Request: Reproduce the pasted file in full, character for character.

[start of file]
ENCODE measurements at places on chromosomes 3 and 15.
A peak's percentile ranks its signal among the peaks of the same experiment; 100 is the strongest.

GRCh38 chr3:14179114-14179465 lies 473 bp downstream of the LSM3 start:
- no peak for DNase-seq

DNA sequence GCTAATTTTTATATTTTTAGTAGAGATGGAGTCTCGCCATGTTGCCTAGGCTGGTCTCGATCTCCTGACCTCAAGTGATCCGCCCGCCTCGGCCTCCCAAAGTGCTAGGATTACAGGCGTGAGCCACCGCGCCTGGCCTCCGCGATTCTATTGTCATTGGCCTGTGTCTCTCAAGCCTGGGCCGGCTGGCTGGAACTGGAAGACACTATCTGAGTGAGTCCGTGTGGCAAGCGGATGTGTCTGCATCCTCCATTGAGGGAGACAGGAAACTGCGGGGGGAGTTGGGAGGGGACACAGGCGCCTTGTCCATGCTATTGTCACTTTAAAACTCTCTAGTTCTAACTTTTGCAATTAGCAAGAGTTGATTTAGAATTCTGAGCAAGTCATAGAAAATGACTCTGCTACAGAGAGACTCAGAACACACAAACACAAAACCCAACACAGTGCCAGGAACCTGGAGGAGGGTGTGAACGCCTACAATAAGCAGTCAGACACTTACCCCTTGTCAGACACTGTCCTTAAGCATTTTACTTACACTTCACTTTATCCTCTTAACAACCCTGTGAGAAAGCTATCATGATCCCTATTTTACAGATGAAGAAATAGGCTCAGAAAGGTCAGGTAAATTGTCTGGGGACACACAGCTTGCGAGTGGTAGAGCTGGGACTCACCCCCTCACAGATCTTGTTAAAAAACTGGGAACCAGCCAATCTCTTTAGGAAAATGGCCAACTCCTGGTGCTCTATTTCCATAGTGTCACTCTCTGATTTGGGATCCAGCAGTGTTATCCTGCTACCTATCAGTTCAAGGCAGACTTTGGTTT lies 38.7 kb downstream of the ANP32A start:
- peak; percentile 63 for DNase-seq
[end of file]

ENCODE measurements at places on chromosomes 3 and 15.
A peak's percentile ranks its signal among the peaks of the same experiment; 100 is the strongest.

GRCh38 chr3:14179114-14179465 lies 473 bp downstream of the LSM3 start:
- no peak for DNase-seq

DNA sequence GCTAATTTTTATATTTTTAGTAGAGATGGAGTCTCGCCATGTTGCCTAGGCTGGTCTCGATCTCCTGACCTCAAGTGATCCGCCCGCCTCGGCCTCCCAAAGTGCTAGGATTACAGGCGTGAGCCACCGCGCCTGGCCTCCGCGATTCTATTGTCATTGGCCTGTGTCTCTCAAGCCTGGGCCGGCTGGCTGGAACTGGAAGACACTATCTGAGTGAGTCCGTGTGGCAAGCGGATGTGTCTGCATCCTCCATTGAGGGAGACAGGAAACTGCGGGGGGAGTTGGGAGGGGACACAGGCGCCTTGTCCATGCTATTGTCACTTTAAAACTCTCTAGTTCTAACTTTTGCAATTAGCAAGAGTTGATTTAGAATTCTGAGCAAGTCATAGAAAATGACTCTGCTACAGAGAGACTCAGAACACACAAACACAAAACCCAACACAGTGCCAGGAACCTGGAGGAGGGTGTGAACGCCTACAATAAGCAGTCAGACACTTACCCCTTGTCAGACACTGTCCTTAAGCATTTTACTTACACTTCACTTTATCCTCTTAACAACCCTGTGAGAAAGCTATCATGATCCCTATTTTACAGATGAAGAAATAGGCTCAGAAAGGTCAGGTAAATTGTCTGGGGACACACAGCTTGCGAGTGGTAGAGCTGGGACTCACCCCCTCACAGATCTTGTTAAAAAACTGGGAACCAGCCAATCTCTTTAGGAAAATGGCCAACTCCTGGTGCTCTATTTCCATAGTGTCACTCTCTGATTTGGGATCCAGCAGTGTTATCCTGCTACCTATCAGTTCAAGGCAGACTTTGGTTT lies 38.7 kb downstream of the ANP32A start:
- peak; percentile 63 for DNase-seq